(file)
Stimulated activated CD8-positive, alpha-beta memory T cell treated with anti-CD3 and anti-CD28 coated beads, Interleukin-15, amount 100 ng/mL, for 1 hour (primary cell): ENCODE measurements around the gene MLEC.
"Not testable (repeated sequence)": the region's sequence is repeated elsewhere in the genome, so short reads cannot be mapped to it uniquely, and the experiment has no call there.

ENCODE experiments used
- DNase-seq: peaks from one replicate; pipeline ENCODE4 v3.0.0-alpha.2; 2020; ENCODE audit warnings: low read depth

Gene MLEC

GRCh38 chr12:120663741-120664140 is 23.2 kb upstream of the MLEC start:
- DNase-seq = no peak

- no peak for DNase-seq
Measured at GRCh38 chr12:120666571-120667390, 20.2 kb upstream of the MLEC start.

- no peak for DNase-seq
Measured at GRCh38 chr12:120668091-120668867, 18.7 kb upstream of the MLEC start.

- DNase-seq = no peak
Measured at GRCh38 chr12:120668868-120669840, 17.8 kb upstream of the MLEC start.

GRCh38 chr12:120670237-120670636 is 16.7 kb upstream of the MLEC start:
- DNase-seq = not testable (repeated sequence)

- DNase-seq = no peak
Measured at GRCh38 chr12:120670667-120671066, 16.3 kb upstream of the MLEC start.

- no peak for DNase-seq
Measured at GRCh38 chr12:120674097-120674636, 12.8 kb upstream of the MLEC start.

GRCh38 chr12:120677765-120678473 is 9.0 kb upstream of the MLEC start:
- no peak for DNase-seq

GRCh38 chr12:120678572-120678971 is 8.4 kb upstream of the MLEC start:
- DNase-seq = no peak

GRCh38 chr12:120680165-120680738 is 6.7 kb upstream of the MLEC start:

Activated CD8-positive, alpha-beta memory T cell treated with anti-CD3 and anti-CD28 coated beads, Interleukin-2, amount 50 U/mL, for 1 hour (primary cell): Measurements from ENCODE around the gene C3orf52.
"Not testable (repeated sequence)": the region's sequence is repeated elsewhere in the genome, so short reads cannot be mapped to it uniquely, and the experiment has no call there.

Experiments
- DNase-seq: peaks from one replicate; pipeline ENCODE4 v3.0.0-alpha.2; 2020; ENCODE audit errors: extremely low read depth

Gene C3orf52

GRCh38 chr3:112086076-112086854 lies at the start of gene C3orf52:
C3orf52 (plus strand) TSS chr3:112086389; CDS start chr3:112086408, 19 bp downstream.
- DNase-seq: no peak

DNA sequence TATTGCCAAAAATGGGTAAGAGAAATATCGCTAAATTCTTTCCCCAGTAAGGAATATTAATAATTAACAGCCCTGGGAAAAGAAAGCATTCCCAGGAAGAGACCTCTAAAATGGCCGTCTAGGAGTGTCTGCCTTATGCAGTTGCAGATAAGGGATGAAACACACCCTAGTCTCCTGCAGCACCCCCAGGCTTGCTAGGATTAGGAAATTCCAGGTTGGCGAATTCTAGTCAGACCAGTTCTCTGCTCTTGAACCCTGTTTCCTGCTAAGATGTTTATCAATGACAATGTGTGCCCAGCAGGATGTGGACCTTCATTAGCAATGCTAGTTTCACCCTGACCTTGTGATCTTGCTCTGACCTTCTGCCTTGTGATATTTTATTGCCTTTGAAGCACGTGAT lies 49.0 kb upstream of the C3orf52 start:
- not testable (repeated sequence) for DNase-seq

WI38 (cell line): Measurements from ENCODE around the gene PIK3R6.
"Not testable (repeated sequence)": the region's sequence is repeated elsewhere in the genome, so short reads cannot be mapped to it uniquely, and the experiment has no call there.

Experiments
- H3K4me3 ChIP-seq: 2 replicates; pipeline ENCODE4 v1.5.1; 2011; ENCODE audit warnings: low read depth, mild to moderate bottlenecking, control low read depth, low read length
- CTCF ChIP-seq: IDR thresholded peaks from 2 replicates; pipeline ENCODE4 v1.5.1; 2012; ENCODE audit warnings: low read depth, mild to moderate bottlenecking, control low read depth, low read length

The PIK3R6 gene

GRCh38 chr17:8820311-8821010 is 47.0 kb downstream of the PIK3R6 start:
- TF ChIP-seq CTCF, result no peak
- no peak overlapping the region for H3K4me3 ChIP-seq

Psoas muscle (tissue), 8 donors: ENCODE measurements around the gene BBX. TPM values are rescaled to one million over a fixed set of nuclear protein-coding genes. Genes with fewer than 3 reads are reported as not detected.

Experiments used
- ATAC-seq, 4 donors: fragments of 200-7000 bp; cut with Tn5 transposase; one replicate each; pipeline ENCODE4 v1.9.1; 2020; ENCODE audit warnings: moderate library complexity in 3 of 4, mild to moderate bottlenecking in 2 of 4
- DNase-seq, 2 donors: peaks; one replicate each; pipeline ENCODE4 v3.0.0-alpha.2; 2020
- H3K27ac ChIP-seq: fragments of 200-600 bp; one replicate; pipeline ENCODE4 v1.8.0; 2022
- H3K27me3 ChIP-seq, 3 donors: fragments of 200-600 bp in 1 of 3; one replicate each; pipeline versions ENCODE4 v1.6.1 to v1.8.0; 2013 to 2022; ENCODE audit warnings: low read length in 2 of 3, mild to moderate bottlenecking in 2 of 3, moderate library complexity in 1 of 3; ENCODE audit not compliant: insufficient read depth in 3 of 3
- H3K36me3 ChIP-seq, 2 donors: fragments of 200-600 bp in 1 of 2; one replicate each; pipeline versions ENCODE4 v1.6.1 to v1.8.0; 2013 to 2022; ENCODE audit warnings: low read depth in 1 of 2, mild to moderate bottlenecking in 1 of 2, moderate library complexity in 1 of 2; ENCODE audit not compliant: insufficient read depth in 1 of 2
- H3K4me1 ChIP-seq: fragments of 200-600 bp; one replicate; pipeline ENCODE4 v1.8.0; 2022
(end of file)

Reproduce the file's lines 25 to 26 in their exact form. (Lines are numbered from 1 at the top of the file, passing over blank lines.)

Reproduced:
Activated CD8-positive, alpha-beta memory T cell treated with anti-CD3 and anti-CD28 coated beads, Interleukin-2, amount 50 U/mL, for 1 hour (primary cell): Measurements from ENCODE around the gene C3orf52.
"Not testable (repeated sequence)": the region's sequence is repeated elsewhere in the genome, so short reads cannot be mapped to it uniquely, and the experiment has no call there.